Rescuing Jews is a normal good

by on February 17, 2011 at 2:24 am in Economics, History | Permalink

From Mitchell Hoffman, based on Holocaust data:

I find that (1) Richer countries had many more rescuers than poorer ones, and (2) Within countries, richer people were more likely to be rescuers than poorer people. The individual-level effect of income on being a rescuer remains significant after controlling for ease of rescue variables, such as the number of rooms in one's home, suggesting that the correlation of income and rescue is not solely driven by richer people having more resources for rescue. Given that richer people might be thought to have more to lose by rescuing, the evidence is consistent with the view that altruism increases in income.

Hat tip goes to BPS Digest.

1 Matt February 17, 2011 at 12:43 am

"Given that richer people might be thought to have more to lose by rescuing, the evidence is consistent with the view that altruism increases in income."

Oh *come on*. What about social networks? There's a massive selection effect of "being rescued" – those that got rescued are more likely to have social ties to the rescuers. Richer might have more to lose, but they are also probably better connected and better able to protect the rescue from discovery.

The study has huge issues – it's even not a random selection of either rescuers or non-rescuers. Let's include a little bit more analysis of the paper next time.

2 n=1 February 17, 2011 at 1:32 am

Maybe we need a chart of 'perceived rigor of analysis' vs. posting time on Tyler's posts.

3 Tyler Cowen February 17, 2011 at 2:30 am

People, I am not endorsing the "altruism" hypothesis, I am supporting the "normal good" hypothesis, as my post title suggests, plus linking does not mean endorsement per se. I've never seen a paper on this topic before, it's quite interesting, and it's in a top economics journal.

4 @Pembrokian February 17, 2011 at 3:05 am

In Poland, Bohemia and Ukraine, the punishment for saving a Jew was death penalty for a whole family. In Germany and France it was jail. So the alternative costs are different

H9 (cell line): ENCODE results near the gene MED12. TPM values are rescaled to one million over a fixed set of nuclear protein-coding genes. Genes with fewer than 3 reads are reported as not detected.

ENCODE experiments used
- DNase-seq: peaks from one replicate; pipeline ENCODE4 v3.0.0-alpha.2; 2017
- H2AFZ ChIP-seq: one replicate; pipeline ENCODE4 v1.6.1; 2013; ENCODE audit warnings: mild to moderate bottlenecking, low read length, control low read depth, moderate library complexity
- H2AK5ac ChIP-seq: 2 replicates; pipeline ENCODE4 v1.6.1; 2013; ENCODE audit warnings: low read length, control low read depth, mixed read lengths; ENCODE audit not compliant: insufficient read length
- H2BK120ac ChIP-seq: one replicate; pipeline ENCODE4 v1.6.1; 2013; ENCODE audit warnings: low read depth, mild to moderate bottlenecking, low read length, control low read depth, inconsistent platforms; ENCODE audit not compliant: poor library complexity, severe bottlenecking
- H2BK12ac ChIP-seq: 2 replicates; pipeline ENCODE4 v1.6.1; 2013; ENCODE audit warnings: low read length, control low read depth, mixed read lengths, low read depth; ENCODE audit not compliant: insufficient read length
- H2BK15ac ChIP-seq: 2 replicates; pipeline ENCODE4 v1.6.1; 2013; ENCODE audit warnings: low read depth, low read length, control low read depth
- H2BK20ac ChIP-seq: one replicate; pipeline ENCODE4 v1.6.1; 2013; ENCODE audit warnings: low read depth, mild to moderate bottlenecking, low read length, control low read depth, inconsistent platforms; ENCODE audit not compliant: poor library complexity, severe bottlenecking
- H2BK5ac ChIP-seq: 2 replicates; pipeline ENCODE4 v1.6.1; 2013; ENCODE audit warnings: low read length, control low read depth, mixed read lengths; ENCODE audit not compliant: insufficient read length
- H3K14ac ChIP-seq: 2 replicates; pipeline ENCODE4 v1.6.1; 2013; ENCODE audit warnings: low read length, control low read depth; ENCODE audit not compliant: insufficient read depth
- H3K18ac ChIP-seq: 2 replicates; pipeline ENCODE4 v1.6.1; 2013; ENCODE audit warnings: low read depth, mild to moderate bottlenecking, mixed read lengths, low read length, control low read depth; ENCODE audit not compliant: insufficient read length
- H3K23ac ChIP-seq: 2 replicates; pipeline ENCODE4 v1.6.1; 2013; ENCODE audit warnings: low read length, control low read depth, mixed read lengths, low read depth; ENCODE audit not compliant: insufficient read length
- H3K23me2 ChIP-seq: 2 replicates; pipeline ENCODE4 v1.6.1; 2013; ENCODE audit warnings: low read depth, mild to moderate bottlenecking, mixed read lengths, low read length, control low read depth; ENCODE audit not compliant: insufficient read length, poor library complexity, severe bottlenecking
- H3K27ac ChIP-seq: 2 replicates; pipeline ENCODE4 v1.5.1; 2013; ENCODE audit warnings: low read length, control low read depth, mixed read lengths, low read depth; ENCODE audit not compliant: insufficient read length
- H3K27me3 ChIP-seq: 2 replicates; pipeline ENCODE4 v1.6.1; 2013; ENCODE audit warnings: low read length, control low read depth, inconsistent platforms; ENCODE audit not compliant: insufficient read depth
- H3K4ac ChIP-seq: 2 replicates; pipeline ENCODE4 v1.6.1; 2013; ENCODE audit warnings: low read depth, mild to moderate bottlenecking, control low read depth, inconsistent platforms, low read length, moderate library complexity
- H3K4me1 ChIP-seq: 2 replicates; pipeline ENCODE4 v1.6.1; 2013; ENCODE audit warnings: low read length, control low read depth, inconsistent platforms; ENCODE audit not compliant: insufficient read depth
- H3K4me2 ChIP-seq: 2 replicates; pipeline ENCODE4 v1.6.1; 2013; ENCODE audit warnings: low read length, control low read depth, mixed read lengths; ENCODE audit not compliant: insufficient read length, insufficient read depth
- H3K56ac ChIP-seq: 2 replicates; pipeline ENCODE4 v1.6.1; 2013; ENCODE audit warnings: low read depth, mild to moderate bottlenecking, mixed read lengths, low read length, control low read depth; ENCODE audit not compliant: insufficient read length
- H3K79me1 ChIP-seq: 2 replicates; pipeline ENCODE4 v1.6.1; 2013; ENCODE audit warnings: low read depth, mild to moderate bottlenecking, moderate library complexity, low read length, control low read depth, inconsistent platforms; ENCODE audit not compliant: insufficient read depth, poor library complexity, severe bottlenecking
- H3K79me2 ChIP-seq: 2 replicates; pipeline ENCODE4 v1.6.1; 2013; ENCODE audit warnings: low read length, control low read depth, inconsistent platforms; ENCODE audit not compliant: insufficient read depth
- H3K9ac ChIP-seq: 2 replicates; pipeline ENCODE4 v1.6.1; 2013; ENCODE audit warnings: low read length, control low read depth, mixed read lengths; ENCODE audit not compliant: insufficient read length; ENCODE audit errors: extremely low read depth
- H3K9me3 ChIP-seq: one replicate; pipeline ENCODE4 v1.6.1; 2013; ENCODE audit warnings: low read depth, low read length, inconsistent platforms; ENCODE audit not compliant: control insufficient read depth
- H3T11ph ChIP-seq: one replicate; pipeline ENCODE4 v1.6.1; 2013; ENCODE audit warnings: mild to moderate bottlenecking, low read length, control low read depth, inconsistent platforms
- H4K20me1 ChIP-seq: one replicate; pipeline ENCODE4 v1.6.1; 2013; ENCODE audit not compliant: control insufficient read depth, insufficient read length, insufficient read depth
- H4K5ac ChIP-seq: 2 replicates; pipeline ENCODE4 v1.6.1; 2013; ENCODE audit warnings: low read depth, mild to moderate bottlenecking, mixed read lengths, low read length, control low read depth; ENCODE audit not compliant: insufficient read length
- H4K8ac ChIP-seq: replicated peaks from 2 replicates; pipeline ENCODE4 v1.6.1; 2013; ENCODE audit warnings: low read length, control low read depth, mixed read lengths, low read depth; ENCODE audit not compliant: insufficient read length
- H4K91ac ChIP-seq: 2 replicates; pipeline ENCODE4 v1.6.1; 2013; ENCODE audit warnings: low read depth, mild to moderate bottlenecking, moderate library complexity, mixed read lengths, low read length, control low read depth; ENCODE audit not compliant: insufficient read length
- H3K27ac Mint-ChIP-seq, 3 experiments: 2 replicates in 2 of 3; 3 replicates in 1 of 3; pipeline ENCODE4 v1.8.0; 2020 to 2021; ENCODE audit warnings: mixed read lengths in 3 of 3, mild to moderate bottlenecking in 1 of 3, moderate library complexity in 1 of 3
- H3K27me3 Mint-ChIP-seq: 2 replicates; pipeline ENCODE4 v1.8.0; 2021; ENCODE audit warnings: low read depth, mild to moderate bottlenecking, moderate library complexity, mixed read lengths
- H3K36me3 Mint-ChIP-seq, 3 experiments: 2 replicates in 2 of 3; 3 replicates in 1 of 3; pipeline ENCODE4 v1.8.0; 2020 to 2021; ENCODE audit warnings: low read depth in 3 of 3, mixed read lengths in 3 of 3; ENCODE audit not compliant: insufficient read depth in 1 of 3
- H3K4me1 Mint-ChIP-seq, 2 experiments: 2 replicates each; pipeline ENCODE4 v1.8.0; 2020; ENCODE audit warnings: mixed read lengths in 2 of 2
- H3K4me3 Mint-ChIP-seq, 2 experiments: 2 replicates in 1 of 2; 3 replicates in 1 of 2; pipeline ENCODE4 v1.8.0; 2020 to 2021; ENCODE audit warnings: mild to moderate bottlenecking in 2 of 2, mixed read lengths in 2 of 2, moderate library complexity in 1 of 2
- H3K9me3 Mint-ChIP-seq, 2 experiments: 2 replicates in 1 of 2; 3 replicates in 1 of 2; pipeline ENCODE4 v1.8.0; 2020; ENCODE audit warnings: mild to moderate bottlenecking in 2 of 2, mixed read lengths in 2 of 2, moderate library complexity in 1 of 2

5 anon February 17, 2011 at 4:41 am

"controlling" for a variable seems to be the biggest scam in quantitative social sciences these days.

6 TGGP February 17, 2011 at 5:36 am

In 21st century America, Jews are one of the highest income demographic groups (Indian-Americans are higher, from what I recall). Does anyone know if that was the case in mid-20th century Europe? That would produce some of the social network effects cited above. And if @Pembrokian is right, it is a horrible idea to use country-level data.

7 Right Wing-nut February 17, 2011 at 7:17 am

Under Nazi rule, hiding Jews might well get you a one-way ticket to the camps. The "more to lose" observation is robust.

I do think that the strong negative correlation between wealth and "othering" (hatred for outsiders of one kind or another) played a significant role. (Note: it is easy to see that as one moves down the economic scale, an increase in othering is rational, at least short-term.)

I also think that moral pondering is correlated with wealth. The more wealth are also more likely to observe a wider swath of what is happening in a society.

So… you have people more capably to effect results, more likely to see what is happening, more likely to object to it for multiple reasons. What do we expect?

But if the study focused at the national level, it should be trashcaned immediately. Cultural and political differences make far, far more difference (anyone remember the Dutch?) at this scale.

8 KevinH February 18, 2011 at 7:36 am

Very odd. They are trying to tease apart income and resources….

I guess they are really trying to dissociate income and capital. So, my guess they are really looking at temporal discounting, or impulsivity, as they are basically looking at people who are less likely to buy durable goods.

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